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Ultrasound Guided Treatment at EOSM

Role of Ultrasound-Guided Injections in Orthopaedic Sports Medicine: Upper Extremity

At EOSM Dr.Alleyne will office utilize ultrasound to help diagnose injuries and to assist with the accurate placement of injections in the office. Ultrasound is not necessary 100% of the time to receive an injection or to diagnose a problem but it can help to insure greater accuracy and early diagnosis. Feel free to discuss with Dr.Alleyne the role of ultrasound at EOSM.

From the American Academy of Orthopedic Surgery

By: Yashika Patel, MDAnthony J. Scillia, MDAnthony Festa, MDVincent K. McInerney, MDStuart Hirsch, MD

The use of ultrasound to evaluate musculoskeletal structures was first reported in 1958. Since then, its use has grown exponentially, particularly in the office setting. Ultrasound enables physicians to reliably visualize soft-tissue structures including muscle bellies, tendons, ligaments, arteries, and nerves, as well as identify any pathologic changes within these structures.

The use of ultrasound has several advantages, including the relatively lower cost compared to other imaging methods and the absence of ionizing radiation. It is a repeatable, noninvasive imaging modality that is capable of providing real-time dynamic tissue assessment. In addition, ultrasound can be used to quickly compare the affected and contralateral sides when necessary.

Ultrasound has also been used as an imaging guide for intra-articular or soft-tissue injections to help improve accuracy. Using ultrasound guidance, a physician can directly visualize an injection needle’s path and the immediate structures around it, thereby minimizing risk of injury to adjacent nerves or blood vessels.

This review discusses the clinical accuracy of ultrasound-guided injections and techniques in current literature in the following five areas of the shoulder and elbow:

  • the acromioclavicular (AC) joint
  • the long head of the biceps tendon
  • the glenohumeral joint
  • the ulnar collateral ligament (UCL)
  • the lateral epicondyle (tennis elbow)

Administering injections Corticosteroid injections can be administered using either palpation of bony landmarks or imaging as a guide. Differences in injection technique may contribute to the variability in reported clinical outcomes; current studies quote variable accuracy rates of blind (landmark-guided) and imaging-guided injections.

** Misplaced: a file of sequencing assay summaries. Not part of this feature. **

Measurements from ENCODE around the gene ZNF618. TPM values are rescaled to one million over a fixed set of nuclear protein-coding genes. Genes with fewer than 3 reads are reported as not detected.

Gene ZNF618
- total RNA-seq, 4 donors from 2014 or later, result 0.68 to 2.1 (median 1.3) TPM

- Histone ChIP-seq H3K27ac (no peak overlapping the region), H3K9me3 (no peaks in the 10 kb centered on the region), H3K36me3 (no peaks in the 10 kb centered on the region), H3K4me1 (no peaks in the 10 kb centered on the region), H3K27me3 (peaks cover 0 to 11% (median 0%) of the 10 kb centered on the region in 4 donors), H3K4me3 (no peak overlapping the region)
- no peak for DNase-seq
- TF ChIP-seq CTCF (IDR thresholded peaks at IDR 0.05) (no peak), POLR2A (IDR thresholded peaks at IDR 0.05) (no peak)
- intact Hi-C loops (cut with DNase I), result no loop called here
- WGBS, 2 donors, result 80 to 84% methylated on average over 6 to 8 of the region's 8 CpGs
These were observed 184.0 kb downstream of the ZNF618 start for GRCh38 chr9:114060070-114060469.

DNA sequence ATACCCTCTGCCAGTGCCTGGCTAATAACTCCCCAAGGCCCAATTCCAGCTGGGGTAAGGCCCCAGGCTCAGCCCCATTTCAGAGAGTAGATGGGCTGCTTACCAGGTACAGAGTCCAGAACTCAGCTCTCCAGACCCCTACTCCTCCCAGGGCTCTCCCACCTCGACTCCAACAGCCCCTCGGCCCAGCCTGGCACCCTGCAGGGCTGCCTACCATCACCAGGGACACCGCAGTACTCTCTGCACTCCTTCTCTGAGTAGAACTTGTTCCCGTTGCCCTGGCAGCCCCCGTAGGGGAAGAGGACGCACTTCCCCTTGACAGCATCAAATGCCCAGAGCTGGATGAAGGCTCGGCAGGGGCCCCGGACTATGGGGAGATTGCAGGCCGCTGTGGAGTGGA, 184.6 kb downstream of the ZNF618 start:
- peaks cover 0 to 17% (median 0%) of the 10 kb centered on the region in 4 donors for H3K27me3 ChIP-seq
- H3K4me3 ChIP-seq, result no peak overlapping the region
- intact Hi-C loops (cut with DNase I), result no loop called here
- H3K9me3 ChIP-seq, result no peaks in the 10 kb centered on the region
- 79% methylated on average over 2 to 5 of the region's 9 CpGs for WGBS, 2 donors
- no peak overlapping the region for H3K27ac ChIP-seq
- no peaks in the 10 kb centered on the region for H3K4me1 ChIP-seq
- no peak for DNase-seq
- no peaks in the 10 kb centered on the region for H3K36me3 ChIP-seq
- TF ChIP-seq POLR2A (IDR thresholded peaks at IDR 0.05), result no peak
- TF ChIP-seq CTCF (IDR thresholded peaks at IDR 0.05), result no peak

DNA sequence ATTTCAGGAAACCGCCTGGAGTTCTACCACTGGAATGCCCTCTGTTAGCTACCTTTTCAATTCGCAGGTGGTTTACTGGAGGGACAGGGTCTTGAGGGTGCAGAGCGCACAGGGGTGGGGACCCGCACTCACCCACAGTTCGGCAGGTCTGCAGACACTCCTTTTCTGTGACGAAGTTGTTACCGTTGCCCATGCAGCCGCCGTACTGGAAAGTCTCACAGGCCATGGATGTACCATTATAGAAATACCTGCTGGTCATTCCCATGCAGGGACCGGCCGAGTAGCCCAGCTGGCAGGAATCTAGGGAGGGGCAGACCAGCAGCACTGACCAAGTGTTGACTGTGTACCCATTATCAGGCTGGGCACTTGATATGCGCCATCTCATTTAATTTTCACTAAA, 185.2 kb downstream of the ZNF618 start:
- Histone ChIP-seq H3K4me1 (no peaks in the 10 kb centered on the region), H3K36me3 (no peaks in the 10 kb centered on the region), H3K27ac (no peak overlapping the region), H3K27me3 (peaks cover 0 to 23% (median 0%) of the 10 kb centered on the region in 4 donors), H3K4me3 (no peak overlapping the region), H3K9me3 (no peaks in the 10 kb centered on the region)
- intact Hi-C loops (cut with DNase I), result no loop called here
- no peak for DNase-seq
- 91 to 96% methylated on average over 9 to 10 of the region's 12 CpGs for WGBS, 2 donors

Injection accuracy depends on many variables, including the site of injection, the approach taken to deliver the injection, and the physician’s technical skill. When considering glenohumeral injections for example, one clinical study reported accurate injection location in 10 of 24 attempts (42 percent), while a separate study reported successful injection in only 2 of 20 attempts (10 percent).

The approach (anterior or posterior) can affect the accuracy of glenohumeral injections in particular. A cadaveric study assessing the difference in these two approaches reported 80 percent accuracy anteriorly and 50 percent accuracy posteriorly.

Image guidance during injection has shown favorable accuracy rates compared to blind injection. Cadaveric studies in which the exact injection site was confirmed by dissection found that the landmark-based method was accurate 40 percent to 66 percent of the time, while fluoroscopic guidance yielded accuracy rates of 100 percent. Other cadaveric studies have reported similarly high accuracies (95 percent to 100 percent) when imaging guidance was used.

Outcome comparisons Few randomized controlled trials compare image-guided and landmark-guided injections, and most of these studies pertain only to shoulder joint injections. Based on outcomes in two moderate-sized shoulder injection studies, researchers concluded that patients who had undergone ultrasound-guided injections demonstrated greater improvement in both pain and shoulder function at 6 weeks than those who received landmark-guided injections.

Another shoulder injection study found that the group receiving an ultrasound-guided subacromial injection showed significantly greater improvement than the group with a blind injection. Patients in the ultrasound group demonstrated a mean visual analog scale (VAS) score improvement of 34.9, compared to just 7.1 for the blind group (P < 0.001). Likewise, the change in mean shoulder function assessment score was also greater for the ultrasound group (15 v 5.6, P = 0.012). Based on these findings the researchers concluded that image-guided corticosteroid injections should be the method of choice, especially in patients who previously received a blind injection that failed.

Similar results were demonstrated in a separate study of 60 patients randomly assigned to receive either landmark-guided (n = 30) or ultrasound-guided (n = 30) triamcinolone injections for shoulder pain. The ultrasound group showed a vast improvement in VAS pain and Constant scores at 6 weeks compared with the landmark-guided group. The mean VAS pain score decrease was 4.0 ± 1.7 for the ultrasound group compared to 2.2 ± 0.9 for the landmark-guided group (P < 0.05); the mean Constant score change was 32.2 for the ultrasound group compared to 12.2 for the landmark-guided group (P < 0.05).